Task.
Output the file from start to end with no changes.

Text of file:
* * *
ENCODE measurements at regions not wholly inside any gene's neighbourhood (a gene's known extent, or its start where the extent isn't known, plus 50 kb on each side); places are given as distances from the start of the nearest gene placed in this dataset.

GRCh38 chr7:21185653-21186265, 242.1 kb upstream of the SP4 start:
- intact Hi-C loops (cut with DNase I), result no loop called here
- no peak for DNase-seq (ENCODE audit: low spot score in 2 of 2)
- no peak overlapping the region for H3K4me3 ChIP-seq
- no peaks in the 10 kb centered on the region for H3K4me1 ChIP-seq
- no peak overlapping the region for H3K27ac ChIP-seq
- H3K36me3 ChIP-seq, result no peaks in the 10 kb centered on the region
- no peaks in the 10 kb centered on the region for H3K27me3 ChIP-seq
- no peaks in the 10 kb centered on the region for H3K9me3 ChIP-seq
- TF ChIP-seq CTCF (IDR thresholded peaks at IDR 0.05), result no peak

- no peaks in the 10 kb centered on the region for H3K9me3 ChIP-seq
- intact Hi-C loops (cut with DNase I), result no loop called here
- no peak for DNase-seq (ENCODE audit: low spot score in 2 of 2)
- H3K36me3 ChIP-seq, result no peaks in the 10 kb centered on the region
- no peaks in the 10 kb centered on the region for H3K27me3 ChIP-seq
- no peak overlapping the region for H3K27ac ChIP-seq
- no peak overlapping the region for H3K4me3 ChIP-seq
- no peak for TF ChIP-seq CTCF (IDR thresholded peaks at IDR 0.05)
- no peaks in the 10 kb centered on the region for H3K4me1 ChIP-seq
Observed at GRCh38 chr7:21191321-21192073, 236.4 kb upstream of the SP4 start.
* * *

ENCODE measurements at regions not wholly inside any gene's neighbourhood (a gene's known extent, or its start where the extent isn't known, plus 50 kb on each side); places are given as distances from the start of the nearest gene placed in this dataset.

GRCh38 chr7:21185653-21186265, 242.1 kb upstream of the SP4 start:
- intact Hi-C loops (cut with DNase I), result no loop called here
- no peak for DNase-seq (ENCODE audit: low spot score in 2 of 2)
- no peak overlapping the region for H3K4me3 ChIP-seq
- no peaks in the 10 kb centered on the region for H3K4me1 ChIP-seq
- no peak overlapping the region for H3K27ac ChIP-seq
- H3K36me3 ChIP-seq, result no peaks in the 10 kb centered on the region
- no peaks in the 10 kb centered on the region for H3K27me3 ChIP-seq
- no peaks in the 10 kb centered on the region for H3K9me3 ChIP-seq
- TF ChIP-seq CTCF (IDR thresholded peaks at IDR 0.05), result no peak

- no peaks in the 10 kb centered on the region for H3K9me3 ChIP-seq
- intact Hi-C loops (cut with DNase I), result no loop called here
- no peak for DNase-seq (ENCODE audit: low spot score in 2 of 2)
- H3K36me3 ChIP-seq, result no peaks in the 10 kb centered on the region
- no peaks in the 10 kb centered on the region for H3K27me3 ChIP-seq
- no peak overlapping the region for H3K27ac ChIP-seq
- no peak overlapping the region for H3K4me3 ChIP-seq
- no peak for TF ChIP-seq CTCF (IDR thresholded peaks at IDR 0.05)
- no peaks in the 10 kb centered on the region for H3K4me1 ChIP-seq
Observed at GRCh38 chr7:21191321-21192073, 236.4 kb upstream of the SP4 start.